Here's one of mine where I've taken that approach and ignored the classic approach to compositional balance. Whether you like it is not really important but I bet the idea sticks in your mind longer than photos of the same subject that have been classically composed according to all the rules:

Eiffel Tower

Link to photo from my France gallery

I'm lucky that I travel quite a lot to Paris as we have friends and family who live there. For a long time however I avoided visiting the Eiffel Tower with my camera as I assumed that with such a well known and photographed iconic structure that it would be impossible to take a photo of it that would offer anything new or different.

When I eventually did go there with the camera I happened to have a wide angle lens with me and this was the view that I saw as I looked through the viewfinder - the French cut the trees along the Champ de Mars with the precison of a military haircut and the formality of this centered composition with the Eiffel Power partly hidden behind the hedge really jumped out at me. It's very unusual that I think I've taken a photo that is truly original but this is one of them.

Blackpool Beach - The Roller Coaster

Link to photo from my Fylde Coast gallery

Personally speaking, I've found it impossible to constantly produce photos that I think have an element of true originality in their composition so where is that extra something going to come from in our everyday photos that we have composed using that classic foreground-background balance that we talked about earlier?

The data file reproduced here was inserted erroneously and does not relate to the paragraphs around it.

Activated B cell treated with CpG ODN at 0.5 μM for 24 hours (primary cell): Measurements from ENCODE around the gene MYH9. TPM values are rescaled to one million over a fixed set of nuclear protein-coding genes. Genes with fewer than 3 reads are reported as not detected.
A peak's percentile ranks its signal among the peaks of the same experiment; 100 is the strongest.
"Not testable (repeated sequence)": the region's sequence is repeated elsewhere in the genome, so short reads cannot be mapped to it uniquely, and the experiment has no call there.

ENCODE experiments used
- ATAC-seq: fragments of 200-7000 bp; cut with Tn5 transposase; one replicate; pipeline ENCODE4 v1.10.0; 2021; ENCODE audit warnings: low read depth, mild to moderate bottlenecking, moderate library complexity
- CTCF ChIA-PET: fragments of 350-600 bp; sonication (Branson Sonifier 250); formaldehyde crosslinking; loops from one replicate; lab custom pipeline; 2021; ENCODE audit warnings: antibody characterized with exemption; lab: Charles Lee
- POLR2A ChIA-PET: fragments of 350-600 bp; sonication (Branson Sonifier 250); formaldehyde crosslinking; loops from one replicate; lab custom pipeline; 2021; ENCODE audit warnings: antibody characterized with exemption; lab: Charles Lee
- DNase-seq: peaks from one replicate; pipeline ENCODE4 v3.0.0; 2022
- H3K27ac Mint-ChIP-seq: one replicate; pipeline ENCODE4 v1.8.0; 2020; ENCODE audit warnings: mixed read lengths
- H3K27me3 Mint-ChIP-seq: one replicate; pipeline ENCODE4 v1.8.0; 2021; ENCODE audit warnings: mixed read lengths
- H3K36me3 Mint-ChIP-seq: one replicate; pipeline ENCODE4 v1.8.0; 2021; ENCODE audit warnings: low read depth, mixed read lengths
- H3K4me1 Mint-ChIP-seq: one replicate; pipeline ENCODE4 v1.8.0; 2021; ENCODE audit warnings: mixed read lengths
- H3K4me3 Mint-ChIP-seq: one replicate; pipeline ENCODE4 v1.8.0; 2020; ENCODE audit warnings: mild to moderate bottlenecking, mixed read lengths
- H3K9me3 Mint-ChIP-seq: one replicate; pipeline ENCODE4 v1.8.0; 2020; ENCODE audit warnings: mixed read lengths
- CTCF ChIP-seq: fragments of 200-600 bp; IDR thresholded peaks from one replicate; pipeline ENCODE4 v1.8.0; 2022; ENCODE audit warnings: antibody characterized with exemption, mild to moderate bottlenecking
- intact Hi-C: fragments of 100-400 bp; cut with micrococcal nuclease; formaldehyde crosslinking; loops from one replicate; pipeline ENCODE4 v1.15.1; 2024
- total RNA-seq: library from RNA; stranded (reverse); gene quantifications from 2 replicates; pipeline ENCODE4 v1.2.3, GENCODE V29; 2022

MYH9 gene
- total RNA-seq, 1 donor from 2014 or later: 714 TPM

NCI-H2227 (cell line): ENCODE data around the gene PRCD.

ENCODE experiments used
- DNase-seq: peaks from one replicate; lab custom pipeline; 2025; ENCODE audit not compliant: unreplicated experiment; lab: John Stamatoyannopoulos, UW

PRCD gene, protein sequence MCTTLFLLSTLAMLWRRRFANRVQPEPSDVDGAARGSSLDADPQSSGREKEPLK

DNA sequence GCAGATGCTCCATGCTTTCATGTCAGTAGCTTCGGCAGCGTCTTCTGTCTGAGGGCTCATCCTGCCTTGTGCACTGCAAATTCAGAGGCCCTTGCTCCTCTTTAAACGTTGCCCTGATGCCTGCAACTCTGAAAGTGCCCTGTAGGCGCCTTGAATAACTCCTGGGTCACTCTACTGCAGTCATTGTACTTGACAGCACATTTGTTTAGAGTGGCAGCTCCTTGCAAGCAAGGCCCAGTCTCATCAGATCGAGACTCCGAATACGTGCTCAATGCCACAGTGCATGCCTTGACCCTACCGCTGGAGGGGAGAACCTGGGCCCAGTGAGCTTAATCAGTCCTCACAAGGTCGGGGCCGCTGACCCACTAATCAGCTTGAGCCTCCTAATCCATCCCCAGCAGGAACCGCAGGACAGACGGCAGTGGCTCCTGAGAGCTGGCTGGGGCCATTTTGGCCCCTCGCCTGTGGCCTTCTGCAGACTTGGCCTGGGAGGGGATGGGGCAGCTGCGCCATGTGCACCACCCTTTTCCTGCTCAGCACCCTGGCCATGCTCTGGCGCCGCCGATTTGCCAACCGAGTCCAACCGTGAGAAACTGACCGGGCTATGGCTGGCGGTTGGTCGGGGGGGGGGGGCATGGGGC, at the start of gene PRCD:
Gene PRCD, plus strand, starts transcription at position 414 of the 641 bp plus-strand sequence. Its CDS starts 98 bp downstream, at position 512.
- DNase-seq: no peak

The answer for me usually lies in finding great light. Finding unusual or beautiful light to include in your photograph can often bring an emotional content to the resulting images. The importance of both light and emotion to great photos are things that I'll discuss in later articles but if you can bring them together in a photo that is also nicely balanced and simple then they will usually add that extra spark that is needed to raise the photo above the ordinary.

The photo above is one I took at dusk on the beach in Blackpool, NW England. Apart from the foreground-background element the image is not really composed according to any of the recognised rules as neither the position of the horizon nor the position of the two people follow the rule of thirds yet it works because of the simplicity, the great light and the fact that it seems to be telling a story.

In summing up, I'd warn that, although classical balance in photographic composition is a relatively easy subject to master, if you are truly interested in producing photos that have artistic merit then you will need get away from the idea of following rules or formula and try and bring something a little different to your photos - something of yourself to make them stand out from the crowd.

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If have any comments or queries please send me a note using the form at the bottom of the page.


Ian Bramham
20th October 2011.